Experts and CPRL 3101

Jing Xue Jiang v Dollar Rent a Car, Inc., 2012 NY Slip Op 00183 (2nd Dept., 2012)

Contrary to the defendants' contentions, the Supreme Court did not err in declining to strike the testimony of the plaintiff's treating physician, Dr. Jeffrey Klein (see Logan v Roman, 58 AD3d 810; Butler v Grimes, 40 AD3d 569, 570; Krinsky v Rachleff, 276 AD2d 748, 750). A treating physician may give expert opinion testimony and may do so without prior notice pursuant to CPLR 3101(d) (see Hughes v Webb, 40 AD3d 1035, 1037; Hammond v Welsh, 29 AD3d 518, 519; Krinsky v Rachleff, 276 AD2d at 750).

Henry v New York City Tr. Auth., 2012 NY Slip Op 00839 (1st Dept., 2012)

The admission of plaintiff's dental testimony as to causation was proper. While the dentist did not render his opinion with "a reasonable degree of medical certainty," causation was established by his testimony, when considered in its entirety, and plaintiff's history of first noticing the loose teeth in the hospital following the accident (see Matott v Ward, 48 NY2d 455, 460 [1979]). The weight to be accorded to conflicting expert testimony was within the province of the jury (see Torricelli v Pisacano, 9 AD3d 291, 293 [2004], lv denied 3 NY3d 612 [2004]).

Carlton v St. Barnabas Hosp., 2012 NY Slip Op 00470 (1st Dept., 2012)

Third-party defendants made a prima facie showing — based on hospital records, deposition testimony and the affirmations of experts — that their treatment of plaintiff's late husband comported with good and accepted medical practice. Contrary to plaintiff's contention, the emergency medical physician's opinions were not conclusory (cf. Wasserman v Carella, 307 AD2d 225, 226 [2003]). In addition, plaintiff failed to preserve her argument that third-party defendants and their experts relied on inadmissible evidence (see Pirraglia v CCC Realty NY Corp., 35 AD3d 234, 235 [2006]), and we decline to review in the interest of justice. Were we to review it, we would reject it. Plaintiff does not challenge the accuracy or veracity of the decedent's uncertified medical records or the transcripts of her testimony. In fact, she relied on the medical records in opposition to the motions. [*2]

Plaintiff failed to raise an issue of fact in response to the motions. The affirmation of plaintiff's expert was conclusory, ignored the bulk of the record of the decedent's treatment in the emergency room, and was insufficient to contradict third-party defendants' expert. The defense offered expert testimony that, in light of decedent's symptoms and complaints, he was appropriately diagnosed with lumbosacral sprain/strain and possible radiculopathy, and referred to a neurologist (see Altmann v Molead, 51 AD3d 482, 483 [2008]). Plaintiff's claim that third-party defendants should have detected decedent's deep vein thrombosis was also conclusory and unsupported by the record (see id.; Wong v Goldbaum, 23 AD3d 277, 279-280 [2005]).

Urbano v Rockefeller Ctr. N., Inc., 2012 NY Slip Op 00419 (1st Dept., 2012)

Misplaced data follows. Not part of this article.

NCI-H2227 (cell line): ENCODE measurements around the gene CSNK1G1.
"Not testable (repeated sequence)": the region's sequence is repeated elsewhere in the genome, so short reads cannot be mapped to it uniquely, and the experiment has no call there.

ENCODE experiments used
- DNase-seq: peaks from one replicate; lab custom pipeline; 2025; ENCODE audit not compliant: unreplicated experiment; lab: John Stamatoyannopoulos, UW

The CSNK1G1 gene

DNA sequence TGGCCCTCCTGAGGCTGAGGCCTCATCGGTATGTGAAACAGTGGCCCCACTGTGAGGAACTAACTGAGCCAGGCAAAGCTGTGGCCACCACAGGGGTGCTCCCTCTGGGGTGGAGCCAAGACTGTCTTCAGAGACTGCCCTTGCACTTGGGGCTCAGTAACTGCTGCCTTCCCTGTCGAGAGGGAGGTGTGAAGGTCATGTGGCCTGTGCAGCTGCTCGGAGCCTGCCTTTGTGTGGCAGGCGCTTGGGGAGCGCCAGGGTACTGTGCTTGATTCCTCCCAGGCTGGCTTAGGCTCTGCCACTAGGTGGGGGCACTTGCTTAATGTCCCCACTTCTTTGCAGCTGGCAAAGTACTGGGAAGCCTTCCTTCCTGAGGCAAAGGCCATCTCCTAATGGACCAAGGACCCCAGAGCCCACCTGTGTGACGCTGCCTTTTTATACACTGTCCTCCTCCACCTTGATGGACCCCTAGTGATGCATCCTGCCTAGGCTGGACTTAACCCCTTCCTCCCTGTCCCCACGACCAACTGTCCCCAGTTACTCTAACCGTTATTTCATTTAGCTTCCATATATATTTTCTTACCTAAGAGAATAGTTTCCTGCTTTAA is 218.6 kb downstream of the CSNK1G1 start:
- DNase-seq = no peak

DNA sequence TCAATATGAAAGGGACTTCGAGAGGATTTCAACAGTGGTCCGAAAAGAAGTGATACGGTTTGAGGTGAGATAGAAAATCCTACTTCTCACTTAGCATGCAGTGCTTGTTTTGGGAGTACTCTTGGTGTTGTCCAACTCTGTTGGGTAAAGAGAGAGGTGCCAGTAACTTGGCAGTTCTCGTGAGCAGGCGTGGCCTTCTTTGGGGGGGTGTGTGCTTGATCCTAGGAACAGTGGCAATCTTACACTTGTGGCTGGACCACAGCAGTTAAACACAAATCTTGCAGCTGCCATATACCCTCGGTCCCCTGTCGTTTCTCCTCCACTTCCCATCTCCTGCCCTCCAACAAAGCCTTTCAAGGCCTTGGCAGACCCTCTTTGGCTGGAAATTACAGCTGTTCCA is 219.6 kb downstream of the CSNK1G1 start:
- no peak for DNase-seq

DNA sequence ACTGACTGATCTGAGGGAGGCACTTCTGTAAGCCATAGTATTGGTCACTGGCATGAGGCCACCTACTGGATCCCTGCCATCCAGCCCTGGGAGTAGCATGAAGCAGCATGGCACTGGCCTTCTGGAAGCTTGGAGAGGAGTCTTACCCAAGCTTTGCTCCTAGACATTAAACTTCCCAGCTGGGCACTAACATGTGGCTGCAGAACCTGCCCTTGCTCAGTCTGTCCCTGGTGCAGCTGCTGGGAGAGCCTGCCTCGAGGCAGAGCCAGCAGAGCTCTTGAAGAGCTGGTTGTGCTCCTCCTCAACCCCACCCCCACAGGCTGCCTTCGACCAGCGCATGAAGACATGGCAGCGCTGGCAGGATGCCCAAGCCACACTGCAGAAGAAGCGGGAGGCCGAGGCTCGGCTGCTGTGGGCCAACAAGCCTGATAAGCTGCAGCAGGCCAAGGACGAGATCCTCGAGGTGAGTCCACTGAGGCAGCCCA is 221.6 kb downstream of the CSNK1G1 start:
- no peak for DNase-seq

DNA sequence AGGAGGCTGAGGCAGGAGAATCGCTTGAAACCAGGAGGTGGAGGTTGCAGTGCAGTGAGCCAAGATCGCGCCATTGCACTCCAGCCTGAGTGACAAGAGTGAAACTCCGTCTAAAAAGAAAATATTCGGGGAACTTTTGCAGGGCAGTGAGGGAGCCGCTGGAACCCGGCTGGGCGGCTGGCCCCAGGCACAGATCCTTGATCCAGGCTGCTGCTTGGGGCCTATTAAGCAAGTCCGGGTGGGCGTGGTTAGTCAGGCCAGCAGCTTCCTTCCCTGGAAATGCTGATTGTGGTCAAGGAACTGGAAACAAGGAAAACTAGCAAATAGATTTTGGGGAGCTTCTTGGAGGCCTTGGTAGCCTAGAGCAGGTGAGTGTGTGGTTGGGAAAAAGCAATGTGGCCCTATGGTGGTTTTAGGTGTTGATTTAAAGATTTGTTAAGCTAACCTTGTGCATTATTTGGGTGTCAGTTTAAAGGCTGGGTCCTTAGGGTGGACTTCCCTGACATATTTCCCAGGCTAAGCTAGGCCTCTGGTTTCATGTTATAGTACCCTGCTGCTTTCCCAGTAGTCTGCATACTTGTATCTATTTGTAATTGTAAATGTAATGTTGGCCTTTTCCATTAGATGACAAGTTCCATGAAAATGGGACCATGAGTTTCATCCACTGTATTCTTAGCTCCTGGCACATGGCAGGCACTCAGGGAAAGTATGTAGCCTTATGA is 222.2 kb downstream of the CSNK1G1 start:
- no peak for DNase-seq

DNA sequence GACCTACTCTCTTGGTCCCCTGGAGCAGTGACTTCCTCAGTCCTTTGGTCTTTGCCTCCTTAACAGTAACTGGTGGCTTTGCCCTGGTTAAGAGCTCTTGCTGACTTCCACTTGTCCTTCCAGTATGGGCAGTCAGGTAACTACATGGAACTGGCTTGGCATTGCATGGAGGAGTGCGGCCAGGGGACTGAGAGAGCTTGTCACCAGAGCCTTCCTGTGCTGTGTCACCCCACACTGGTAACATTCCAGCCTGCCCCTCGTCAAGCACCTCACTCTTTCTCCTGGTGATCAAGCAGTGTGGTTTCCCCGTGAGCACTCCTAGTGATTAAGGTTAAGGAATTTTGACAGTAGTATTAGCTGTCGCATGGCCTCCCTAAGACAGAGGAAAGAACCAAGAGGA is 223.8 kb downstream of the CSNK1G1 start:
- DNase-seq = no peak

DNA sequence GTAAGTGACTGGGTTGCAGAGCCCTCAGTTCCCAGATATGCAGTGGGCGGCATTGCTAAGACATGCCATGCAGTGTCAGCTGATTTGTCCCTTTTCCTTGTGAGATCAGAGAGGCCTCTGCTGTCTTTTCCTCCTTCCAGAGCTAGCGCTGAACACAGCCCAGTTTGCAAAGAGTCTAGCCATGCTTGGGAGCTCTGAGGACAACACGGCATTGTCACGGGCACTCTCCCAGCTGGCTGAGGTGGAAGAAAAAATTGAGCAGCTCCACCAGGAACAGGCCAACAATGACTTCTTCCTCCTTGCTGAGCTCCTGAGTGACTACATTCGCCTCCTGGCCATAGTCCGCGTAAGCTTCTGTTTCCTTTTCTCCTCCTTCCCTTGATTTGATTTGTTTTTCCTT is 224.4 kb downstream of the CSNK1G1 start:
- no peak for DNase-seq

The affidavit of plaintiff's expert does not support plaintiff's theory since it is based on speculation rather than record facts (see Diaz v New York Downtown Hosp., 99 NY2d 542, 544 [2002]).

Singer v Gae Limo Corp., 2012 NY Slip Op 00303 (1st Dept., 2012)

However, in support of his motion, defendant failed to submit any medical evidence addressing plaintiff's claim of serious injury based on piriformis syndrome and left sacroiliac joint syndrome in her pelvis/left buttock. Further, since defendant's experts examined her more than three years after the accident and did not address those claimed injuries, and defendant submitted no other evidence concerning plaintiff's condition in the 180 days following the accident, defendant also failed to meet his burden on plaintiff's 90/180-day claim (see e.g. Quinones v Ksieniewicz, 80 AD3d 506, 506-507 [2011]; Feaster v Boulabat, 77 AD3d 440, 441 [2010]). Since defendant did not meet his prima facie burden as to those claims, the burden did not shift to plaintiff and it is unnecessary to consider the sufficiency of her evidence in opposition (see Reyes v Diaz, 82 AD3d 484 [2011]; Shumway v Bungeroth, 58 AD3d 431 [2009]). If the trier of fact determines that plaintiff sustained a serious injury, it may award damages for all injuries causally related to the accident, even those that do not meet the threshold (see Linton v Nawaz, 14 NY3d 821 [2010]; Rubin v SMS Taxi Corp., 71 AD3d 548, 549 [2010]).

Grant v United Pavers Co., Inc., 2012 NY Slip Op 00239 (1st Dept., 2012)

Although plaintiff's physicians did not expressly address defendants' expert's conclusion that the injuries were degenerative in origin, by relying on the same MRI report as defendants' expert, and attributing plaintiff's injuries to a different, yet equally plausible cause, plaintiffs raised a triable issue of fact (see Lee Yuen v Arka Memory Cab Corp., 80 AD3d 481, 482 [2011]; Linton v Nawaz, 62 AD3d 434, 440 [2009], affd 14 NY3d 821 [2010]). Although "[a] factfinder could of course reject this opinion" (Perl v Meher, __ NY3d __, 2011 NY Slip Op 08452 [2011]), we cannot say on this record, as a matter of law, that plaintiff's injuries had no causal connection to the accident.

Spagnoli-Scheman v Bellew, 2012 NY Slip Op 00005 (1st Dept., 2012)

The jury's verdict was based upon a fair interpretation of the evidence (see generally McDermott v Coffee Beanery, Ltd., 9 AD3d 195, 205-206 [2004]). There was conflicting expert testimony regarding whether plaintiff Spagnoli-Scheman sustained serious injuries within the meaning of Insurance Law § 5102(d), and the jury was "entitled to accept or reject" the testimony of plaintiffs' experts "in whole or in part" (Crooms v Sauer Bros., Inc., 48 AD3d 380, 382 [2008]; see Crespo v Chan, 54 AD3d 621 [2008]).

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